Evolution of Style
1994 Chevrolet S-10
Evolution of Style
Twenty-three-year-old Troy Gudgel has been churning out some high quality hot rod and truck builds from his shop BBT Fabrications in Champaign, Illinois. Like most in-demand shops, however, the owner’s projects tend to take longer to be finished than customer rides. This long term building method can help a truck evolve as skills and knowledge develop. Troy’s S-10 started its life much milder than the current state it is in with a simple ‘bag job and some body mods. Troy developed his metalworking skills on the truck and it has developed along with the shop into the innovative mini that it is today.
As Troy tears apart and rebuilds his formerly mild S-10 during late nights and after hours on the weekends, he spends his days fabricating and building custom trucks and hot rods at his shop BBT Fabrications. It is not uncommon to see a hand-built ’34 roadster tricked out with one-off components and a sleek look next to a body-dropped Ranger or Expedition with a fully fabricated frame. It is this blending of styles that has shone through in his S-10 into one cool, retro package that is sure to push the envelope of mini-trucks when it debuts. First was to redo the frame with a complete back half and a parallel 4-link and a Watts link keeping the rearend in line. A full set of Ridetech control arms was used up front in conjunction with BellTech drop spindles attached to custom 20-inch Centerline Smoothie wheels. Troy, having seen David Neal’s clean custom yellow and white C-10 featured a few months ago here in Street Trucks, gained inspiration to add some retro class to the smooth billets. He machined a custom center cap reminiscent of old ‘50s hubcaps to attach to the wheels.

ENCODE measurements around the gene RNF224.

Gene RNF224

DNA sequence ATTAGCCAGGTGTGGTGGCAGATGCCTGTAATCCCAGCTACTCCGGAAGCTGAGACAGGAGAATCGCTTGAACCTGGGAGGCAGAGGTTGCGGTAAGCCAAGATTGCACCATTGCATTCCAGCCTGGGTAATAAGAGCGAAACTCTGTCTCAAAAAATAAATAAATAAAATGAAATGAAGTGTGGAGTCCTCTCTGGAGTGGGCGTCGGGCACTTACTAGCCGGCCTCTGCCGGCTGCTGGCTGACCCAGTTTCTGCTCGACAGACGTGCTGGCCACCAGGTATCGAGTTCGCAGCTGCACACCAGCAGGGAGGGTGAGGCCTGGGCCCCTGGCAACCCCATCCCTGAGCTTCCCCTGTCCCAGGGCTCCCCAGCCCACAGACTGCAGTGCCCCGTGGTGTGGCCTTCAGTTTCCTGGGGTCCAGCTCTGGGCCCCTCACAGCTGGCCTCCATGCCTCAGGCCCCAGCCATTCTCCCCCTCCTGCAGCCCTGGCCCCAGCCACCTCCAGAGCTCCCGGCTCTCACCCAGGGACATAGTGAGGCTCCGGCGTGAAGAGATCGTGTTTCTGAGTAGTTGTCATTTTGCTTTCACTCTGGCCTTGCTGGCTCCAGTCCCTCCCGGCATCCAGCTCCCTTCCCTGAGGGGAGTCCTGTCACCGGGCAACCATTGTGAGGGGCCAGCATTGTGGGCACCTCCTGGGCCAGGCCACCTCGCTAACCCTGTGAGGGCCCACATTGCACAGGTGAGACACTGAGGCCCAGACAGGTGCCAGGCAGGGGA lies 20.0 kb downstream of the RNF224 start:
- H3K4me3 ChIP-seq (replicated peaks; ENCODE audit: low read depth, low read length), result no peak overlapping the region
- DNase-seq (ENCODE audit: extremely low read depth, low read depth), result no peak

This same retro fashion continues throughout the sheet metal of the S-10, with a splash of muscle car here, full-size Chevy there, and a dash (literally) from an Impala in between, and a custom wood bed floor. A Silverado front bumper was sectioned and mounted to the S-10 with custom brackets, but frenched into that bumper is a ’67 Camaro front bar. The roll pan out back houses a ’69 Camaro to match. Classic door handles were also saved from a ’69 Camaro and installed on the smoothed out doors. On the inside, a ’59 Impala dash was trimmed down to fit. A matching cluster hump was welded onto the passenger side of the dash for symmetry after it was shaved smooth of all of the Harley-Earl-inspired chrome trim and knobs. A steering wheel from a 1966 Chevelle tops things off. Once the truck leaves the paint booth, Ross over at Sinister Stitch Werks will get his scissors on some hides to finish of the interior. Troy hopes to have it ready for the next show season, but of course, like most shop projects, a high volume of customers might push it to the back burner. Regardless, we cannot wait to see it finished thanks to all of the cool retro tricks that the crew at BBT Fabrications have done so far.